Moving Docker into production is still as much art as it is science. We caught up with Kevin Kuhl and Kevin Cashman at WayBlazer to talk about monitoring Docker and Kubernetes, selecting the right metrics to focus on, deciding what to run with Kubernetes, and diagnosing the “domino effect” in a Kubernetes failover.
WayBlazer is the world’s first cognitive recommendation engine focused on delivering artificial intelligence to the travel industry. Bringing together IBM Watson and proprietary cognitive computing technology, WayBlazer’s AI analyzes cues and triggers from the traveler’s search to yield personalized hotel recommendations, insights, images and local area knowledge in the context of each individual and their trip profile. The combination of personalized content with hotel recommendations boosts online engagement and improves traveler conversion rates.
Based in Austin, Texas, the company is led by seasoned travel and tech entrepreneurs, including the Founder of Travelocity/Founding Chairman of Kayak.com, the former GM of IBM Watson, and the former President of Sabre Hospitality Solutions.
What’s your environment like?
We’re an AWS shop, so as you can imagine we heavily use EC2. We also take advantage of a number of AWS services...they’re good, cost effective, and managed really well. So that makes our lives easier. Not too long ago we started using Kubernetes, and now we run around a dozen Kubernetes minions (sometimes more when we scale) on top of our EC2 nodes. We run about 15-20 containers per node. In addition, we have a number of Kubernetes namespaces - prod, test, and project-specific namespaces.
We use Sysdig and AWS Cloudwatch to provide monitoring.
Do you run everything in Kubernetes?
No, not everything. Our approach is to start by saying, “Should it run in Kubernetes?” but we have a number of areas where the answer is no. If we don’t run something in Kubernetes either it’s not a functional fit or we didn’t like the performance profile.
The most obvious things we run inside it are our stateless services. They’re the perfect fit. Stateful services, like our graph database, aren’t a good fit today. Maybe with PetSets we’ll eventually be able to do that, but we don’t right now. Finally, we have a lot of jobs we run once or we run on a schedule. We prefer to run these outside of Kubernetes. Again, it’s something that Kubernetes is building towards but doesn’t meet our needs today.
You’ve got a lot of things to monitor, Docker, AWS, Kubernetes, and your services. How do you keep track of it all?
Well, way back, we relied solely on AWS Cloudwatch to give us host level metrics. That worked ok before we had Docker and Kubernetes, as we were operating a more static architecture. Also, when things were less dynamic you could derive a lot more information about the application’s performance from your infrastructure metrics. Moving to Kubernetes changed that for us. We needed to have container and service level monitoring.
Kubernetes came packaged with heapster and grafana, so that was the first thing we tried. It was a very heavy investment in our time and effort to get it running and then to manage it. Given we’re an ops team of two, it wasn’t the most strategic way to spend our time. We wanted a monitoring capability that was full-featured, robust, and we could hit the ground running with. So for us, that ruled out the roll-your-own, glue-some-components together approach. The choices we came down to were commercial products that would fit our needs. We actually still use CloudWatch for basic AWS metrics, and now also use Sysdig for all the higher level stuff. There’s a bit of duplication there in terms of monitoring low-level infrastructure, but that’s OK by us.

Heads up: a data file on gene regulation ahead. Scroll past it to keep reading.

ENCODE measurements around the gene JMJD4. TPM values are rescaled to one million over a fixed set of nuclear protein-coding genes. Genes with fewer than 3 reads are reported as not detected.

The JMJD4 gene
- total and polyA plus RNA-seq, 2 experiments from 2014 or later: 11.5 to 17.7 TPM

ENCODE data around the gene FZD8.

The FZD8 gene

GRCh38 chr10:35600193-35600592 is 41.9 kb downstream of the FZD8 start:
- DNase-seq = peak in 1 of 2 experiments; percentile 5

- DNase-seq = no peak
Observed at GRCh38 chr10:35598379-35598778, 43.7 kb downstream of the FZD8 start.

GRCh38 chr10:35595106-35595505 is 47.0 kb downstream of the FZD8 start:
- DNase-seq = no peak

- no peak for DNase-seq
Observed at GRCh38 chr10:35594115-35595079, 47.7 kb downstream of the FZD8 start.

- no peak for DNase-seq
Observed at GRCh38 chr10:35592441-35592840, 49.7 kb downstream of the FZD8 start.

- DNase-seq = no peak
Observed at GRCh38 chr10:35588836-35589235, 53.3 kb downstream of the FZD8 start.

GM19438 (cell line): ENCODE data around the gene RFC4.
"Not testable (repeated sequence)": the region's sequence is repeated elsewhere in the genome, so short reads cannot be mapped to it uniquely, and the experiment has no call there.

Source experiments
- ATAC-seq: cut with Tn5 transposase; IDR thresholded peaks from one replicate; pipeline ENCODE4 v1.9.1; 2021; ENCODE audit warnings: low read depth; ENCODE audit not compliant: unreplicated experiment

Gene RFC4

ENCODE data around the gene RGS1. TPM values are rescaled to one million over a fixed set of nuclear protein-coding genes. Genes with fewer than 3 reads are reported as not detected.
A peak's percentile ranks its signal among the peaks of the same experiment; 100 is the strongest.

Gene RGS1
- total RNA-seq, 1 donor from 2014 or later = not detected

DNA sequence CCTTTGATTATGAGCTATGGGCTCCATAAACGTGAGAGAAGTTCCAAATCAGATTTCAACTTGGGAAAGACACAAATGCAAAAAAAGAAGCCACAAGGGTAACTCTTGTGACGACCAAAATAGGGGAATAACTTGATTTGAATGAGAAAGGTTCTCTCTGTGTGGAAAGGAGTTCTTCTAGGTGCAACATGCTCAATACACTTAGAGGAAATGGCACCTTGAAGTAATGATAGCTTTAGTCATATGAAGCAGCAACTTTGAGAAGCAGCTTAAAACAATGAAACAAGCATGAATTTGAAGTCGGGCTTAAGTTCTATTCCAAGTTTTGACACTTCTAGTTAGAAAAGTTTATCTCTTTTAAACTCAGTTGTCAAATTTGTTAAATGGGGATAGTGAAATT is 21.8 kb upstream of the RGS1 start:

Does having Kubernetes impact how you monitor Docker?
Yes, but Kubernetes has impacted a lot of things, not just monitoring. If we go back to why we chose Kubernetes, one of the things we liked was that it precisely described what it was doing and had its own language to describe it: namespaces, deployments and so on. That “language” is opinionated in a way that forced everyone here to get on the same page when it comes to our container technology. That made it easier to communicate with engineers, ops…. basically anyone involved with the creation and operation of our software. Part of DevOps is putting your infrastructure metrics in front of engineering, it was essential to have them consistent.
To get more specific on monitoring, by far the biggest, most obvious thing we realized moving to Kubernetes was that we needed monitoring capabilities that could give us insight into a Kubernetes-centric and a service-centric view of our code. Let’s face it, a lot of things can monitor Docker containers at the infrastructure level by talking to the stats API, but they don’t know anything about what that container is. Knowing that these 10 containers make up the API server, or this one container is part of this pod, or this ReplicaSet…. That is hugely valuable and has reshaped monitoring for us.
What are the most important monitoring metrics for you? What is it that you track day in and day out?